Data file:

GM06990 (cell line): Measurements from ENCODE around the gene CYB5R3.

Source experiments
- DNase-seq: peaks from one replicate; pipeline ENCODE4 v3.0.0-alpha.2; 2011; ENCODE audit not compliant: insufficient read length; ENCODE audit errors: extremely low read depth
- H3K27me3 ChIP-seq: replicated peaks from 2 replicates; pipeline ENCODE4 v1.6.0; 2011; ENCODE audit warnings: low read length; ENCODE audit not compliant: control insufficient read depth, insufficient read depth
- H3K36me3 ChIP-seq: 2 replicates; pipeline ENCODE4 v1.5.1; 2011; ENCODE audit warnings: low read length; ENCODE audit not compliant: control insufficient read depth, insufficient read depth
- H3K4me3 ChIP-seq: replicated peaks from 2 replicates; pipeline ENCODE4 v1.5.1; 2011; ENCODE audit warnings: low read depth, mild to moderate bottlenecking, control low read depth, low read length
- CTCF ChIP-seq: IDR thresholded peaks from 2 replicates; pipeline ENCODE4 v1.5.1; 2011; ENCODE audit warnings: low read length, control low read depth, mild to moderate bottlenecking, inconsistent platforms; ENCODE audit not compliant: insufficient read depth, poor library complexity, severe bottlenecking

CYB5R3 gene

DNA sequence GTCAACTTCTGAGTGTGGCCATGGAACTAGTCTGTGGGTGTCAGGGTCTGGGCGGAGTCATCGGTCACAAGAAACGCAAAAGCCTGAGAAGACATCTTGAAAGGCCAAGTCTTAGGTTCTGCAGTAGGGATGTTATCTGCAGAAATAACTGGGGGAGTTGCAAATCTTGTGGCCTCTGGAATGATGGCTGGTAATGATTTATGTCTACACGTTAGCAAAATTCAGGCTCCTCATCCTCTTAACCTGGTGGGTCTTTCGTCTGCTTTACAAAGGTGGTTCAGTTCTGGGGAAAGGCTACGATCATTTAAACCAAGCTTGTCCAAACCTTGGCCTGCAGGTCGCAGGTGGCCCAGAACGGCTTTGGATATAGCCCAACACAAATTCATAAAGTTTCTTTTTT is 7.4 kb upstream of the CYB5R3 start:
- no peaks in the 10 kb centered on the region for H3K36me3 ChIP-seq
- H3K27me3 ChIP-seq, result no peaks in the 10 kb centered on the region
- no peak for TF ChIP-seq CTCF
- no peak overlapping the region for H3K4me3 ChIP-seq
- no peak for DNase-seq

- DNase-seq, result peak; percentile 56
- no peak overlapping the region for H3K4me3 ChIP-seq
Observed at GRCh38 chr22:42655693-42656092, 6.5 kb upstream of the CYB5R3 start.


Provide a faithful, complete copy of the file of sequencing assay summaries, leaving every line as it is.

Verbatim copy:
GM06990 (cell line): Measurements from ENCODE around the gene CYB5R3.

Source experiments
- DNase-seq: peaks from one replicate; pipeline ENCODE4 v3.0.0-alpha.2; 2011; ENCODE audit not compliant: insufficient read length; ENCODE audit errors: extremely low read depth
- H3K27me3 ChIP-seq: replicated peaks from 2 replicates; pipeline ENCODE4 v1.6.0; 2011; ENCODE audit warnings: low read length; ENCODE audit not compliant: control insufficient read depth, insufficient read depth
- H3K36me3 ChIP-seq: 2 replicates; pipeline ENCODE4 v1.5.1; 2011; ENCODE audit warnings: low read length; ENCODE audit not compliant: control insufficient read depth, insufficient read depth
- H3K4me3 ChIP-seq: replicated peaks from 2 replicates; pipeline ENCODE4 v1.5.1; 2011; ENCODE audit warnings: low read depth, mild to moderate bottlenecking, control low read depth, low read length
- CTCF ChIP-seq: IDR thresholded peaks from 2 replicates; pipeline ENCODE4 v1.5.1; 2011; ENCODE audit warnings: low read length, control low read depth, mild to moderate bottlenecking, inconsistent platforms; ENCODE audit not compliant: insufficient read depth, poor library complexity, severe bottlenecking

CYB5R3 gene

DNA sequence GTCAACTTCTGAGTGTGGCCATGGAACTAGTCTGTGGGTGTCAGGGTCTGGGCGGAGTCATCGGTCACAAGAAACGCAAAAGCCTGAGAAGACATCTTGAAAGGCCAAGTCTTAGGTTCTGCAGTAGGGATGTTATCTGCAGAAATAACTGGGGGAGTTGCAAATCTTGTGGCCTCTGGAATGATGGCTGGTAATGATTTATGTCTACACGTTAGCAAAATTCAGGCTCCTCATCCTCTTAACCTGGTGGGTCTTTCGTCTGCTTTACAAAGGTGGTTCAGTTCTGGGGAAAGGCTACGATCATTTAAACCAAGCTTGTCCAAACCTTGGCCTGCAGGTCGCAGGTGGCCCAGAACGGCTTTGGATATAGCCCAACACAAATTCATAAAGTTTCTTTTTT is 7.4 kb upstream of the CYB5R3 start:
- no peaks in the 10 kb centered on the region for H3K36me3 ChIP-seq
- H3K27me3 ChIP-seq, result no peaks in the 10 kb centered on the region
- no peak for TF ChIP-seq CTCF
- no peak overlapping the region for H3K4me3 ChIP-seq
- no peak for DNase-seq

- DNase-seq, result peak; percentile 56
- no peak overlapping the region for H3K4me3 ChIP-seq
Observed at GRCh38 chr22:42655693-42656092, 6.5 kb upstream of the CYB5R3 start.